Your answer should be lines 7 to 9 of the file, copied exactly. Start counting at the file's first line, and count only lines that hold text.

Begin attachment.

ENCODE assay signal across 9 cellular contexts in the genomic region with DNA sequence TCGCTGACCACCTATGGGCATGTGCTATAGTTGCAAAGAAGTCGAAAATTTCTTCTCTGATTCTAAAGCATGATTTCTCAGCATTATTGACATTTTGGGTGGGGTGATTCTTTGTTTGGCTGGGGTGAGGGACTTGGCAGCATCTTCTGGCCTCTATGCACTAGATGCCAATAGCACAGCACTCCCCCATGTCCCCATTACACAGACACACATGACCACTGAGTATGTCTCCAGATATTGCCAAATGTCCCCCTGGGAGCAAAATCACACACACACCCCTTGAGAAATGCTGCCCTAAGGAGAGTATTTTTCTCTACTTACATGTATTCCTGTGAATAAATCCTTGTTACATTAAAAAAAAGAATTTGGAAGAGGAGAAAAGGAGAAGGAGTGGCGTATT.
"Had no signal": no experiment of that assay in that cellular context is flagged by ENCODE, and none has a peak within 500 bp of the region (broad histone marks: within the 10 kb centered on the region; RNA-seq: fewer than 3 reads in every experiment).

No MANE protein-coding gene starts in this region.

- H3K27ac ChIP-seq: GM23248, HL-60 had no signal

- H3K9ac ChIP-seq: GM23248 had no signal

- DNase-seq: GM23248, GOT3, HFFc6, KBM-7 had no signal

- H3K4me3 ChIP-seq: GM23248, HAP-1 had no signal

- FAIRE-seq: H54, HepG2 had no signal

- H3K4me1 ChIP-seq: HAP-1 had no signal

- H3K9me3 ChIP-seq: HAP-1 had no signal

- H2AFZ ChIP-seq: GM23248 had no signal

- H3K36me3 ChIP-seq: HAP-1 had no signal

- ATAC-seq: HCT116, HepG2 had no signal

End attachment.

- H3K4me3 ChIP-seq: GM23248, HAP-1 had no signal

- FAIRE-seq: H54, HepG2 had no signal

- H3K4me1 ChIP-seq: HAP-1 had no signal